By this time Cecil was deeply in debt, and decided to abandon Hanbury for good. He instructed his friend the rector, Rev. William Burslem, to collect the rents and use them to pay off his debts, while he left to live a quiet and simple life under an assumed name.[5] He chose to buy a small holding in the Shropshire village of Great Bolas, and lived there calling himself John Jones. At some time thereafter he fell in love with and married in April 1790[6] Sarah, the 16-year-old daughter of local farmer Thomas Hoggins. As Cecil had done nothing about procuring a divorce from his first wife, the marriage was bigamous, a serious offence at the time. Only in 1791 did Cecil obtain a divorce by Act of Parliament, after which he and Sarah went through a second marriage ceremony on 3 October 1791 at St Mildred, Bread Street, London (the register records him as "Batchelor" and her as "Spinster"), thus making the union legitimate. In February of the following year their first child, Sophia, was born, and in 1793 a son Henry was born, also in Great Bolas, but died soon afterwards.

In December 1793 his uncle died, and Exeter inherited the vast Cecil estates, moving to Burghley House with his new family. Sarah had two more children, Brownlow, born in 1795, who was to inherit his father's title and estates, and Thomas, born in 1797. She died following the birth of Thomas, aged only 23. Sarah became known as the Cottage Countess, and never seemed to have adapted to her role as the mistress of a great household. The episode is recounted in Tennyson's poem "The Lord of Burleigh" (1835, published 1842), and was investigated by Elisabeth Inglis-Jones in her book The Lord of Burghley and by Andrew Harris for his book The Vernons of Hanbury Hall.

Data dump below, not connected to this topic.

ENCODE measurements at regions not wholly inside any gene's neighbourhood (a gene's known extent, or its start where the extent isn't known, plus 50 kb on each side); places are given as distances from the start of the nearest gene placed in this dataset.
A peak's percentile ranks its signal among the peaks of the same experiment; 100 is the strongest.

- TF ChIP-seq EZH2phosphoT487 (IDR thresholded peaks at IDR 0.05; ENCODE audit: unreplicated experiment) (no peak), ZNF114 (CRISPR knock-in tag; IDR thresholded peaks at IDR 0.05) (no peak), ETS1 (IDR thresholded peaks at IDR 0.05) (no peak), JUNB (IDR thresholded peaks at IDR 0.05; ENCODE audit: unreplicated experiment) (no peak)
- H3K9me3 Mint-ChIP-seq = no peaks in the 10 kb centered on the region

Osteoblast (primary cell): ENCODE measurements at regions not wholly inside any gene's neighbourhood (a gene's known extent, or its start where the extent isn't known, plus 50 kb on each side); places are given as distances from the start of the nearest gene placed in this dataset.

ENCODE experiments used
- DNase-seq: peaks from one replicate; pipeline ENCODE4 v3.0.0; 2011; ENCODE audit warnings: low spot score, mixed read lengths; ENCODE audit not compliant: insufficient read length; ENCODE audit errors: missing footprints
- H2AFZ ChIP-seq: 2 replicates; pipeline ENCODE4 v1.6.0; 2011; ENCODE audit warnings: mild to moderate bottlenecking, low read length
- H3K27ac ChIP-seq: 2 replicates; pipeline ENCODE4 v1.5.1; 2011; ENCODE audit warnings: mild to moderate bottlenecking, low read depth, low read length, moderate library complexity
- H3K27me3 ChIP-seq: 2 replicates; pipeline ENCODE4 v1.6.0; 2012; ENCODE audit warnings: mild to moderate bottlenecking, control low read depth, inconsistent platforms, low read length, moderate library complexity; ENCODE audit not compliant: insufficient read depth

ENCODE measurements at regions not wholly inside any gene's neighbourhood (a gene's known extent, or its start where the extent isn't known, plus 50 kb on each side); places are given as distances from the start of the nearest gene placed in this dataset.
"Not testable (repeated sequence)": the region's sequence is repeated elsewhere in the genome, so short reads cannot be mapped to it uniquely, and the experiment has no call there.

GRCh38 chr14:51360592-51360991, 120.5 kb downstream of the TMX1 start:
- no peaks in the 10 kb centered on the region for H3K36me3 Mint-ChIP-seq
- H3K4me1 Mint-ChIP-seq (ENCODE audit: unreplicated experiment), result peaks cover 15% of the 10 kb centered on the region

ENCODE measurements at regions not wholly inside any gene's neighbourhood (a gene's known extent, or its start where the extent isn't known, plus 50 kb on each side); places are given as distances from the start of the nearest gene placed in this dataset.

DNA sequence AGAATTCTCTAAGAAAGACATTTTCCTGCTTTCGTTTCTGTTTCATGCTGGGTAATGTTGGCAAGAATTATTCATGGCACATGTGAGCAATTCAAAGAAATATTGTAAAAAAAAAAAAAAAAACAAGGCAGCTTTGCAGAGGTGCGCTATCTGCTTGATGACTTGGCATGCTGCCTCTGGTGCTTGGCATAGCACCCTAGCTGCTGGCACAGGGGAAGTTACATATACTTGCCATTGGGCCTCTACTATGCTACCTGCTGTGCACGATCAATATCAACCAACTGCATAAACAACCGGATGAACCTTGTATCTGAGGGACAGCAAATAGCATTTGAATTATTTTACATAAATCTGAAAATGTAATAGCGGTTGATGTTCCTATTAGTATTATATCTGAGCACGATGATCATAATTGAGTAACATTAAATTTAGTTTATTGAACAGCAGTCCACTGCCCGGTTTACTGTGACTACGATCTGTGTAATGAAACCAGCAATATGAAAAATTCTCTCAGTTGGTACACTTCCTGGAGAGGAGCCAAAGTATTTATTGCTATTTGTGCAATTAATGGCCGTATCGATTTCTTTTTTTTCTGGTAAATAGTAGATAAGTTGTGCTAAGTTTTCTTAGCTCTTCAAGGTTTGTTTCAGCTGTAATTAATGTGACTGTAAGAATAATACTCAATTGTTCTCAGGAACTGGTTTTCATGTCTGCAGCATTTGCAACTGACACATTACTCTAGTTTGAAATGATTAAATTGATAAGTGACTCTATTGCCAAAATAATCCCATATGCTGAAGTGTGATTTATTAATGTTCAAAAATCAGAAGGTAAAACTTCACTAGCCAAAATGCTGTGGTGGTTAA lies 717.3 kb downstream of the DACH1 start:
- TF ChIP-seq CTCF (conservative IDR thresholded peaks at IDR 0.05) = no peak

In 1800 Exeter took as his third wife Elizabeth Anne Burrell, daughter of Peter Burrell and former wife of Douglas Hamilton, 8th Duke of Hamilton. They had no children. Lord Exeter died in May 1804, aged 50, and was succeeded in his titles by his eldest son, Brownlow. The Marchioness of Exeter died at Privy Gardens, Whitehall, London, in January 1837, aged 79.[1]


  1. "Henry Cecil, 1st Marquess of Exeter". Thepeerage.com. Retrieved 14 August 2012.
  2. "Cecil, Henry (CCL770H)". A Cambridge Alumni Database. University of Cambridge.
  3. "CECIL, Henry (1754-1804)." History of Parliament Online. Retrieved 3 December 2017.
  4. Kidd, Charles, Williamson, David (editors). Debrett's Peerage and Baronetage (1990 edition). New York: St Martin's Press, 1990.
  5. Letters from Cecil to Rev Burslem during his stay in Great Bolas are preserved at Burghley House
  6. Great Bolas parish register
Parliament of Great Britain
Preceded by
George Rene Aufrere
Sir George Howard
Member of Parliament for Stamford
With: Sir George Howard
Succeeded by
Sir George Howard
The Earl of Carysfort
Peerage of England
Preceded by
Brownlow Cecil
Earl of Exeter
Succeeded by
Brownlow Cecil
Peerage of the United Kingdom
New creation Marquess of Exeter
Succeeded by
Brownlow Cecil
This article is issued from Wikipedia. The text is licensed under Creative Commons - Attribution - Sharealike. Additional terms may apply for the media files.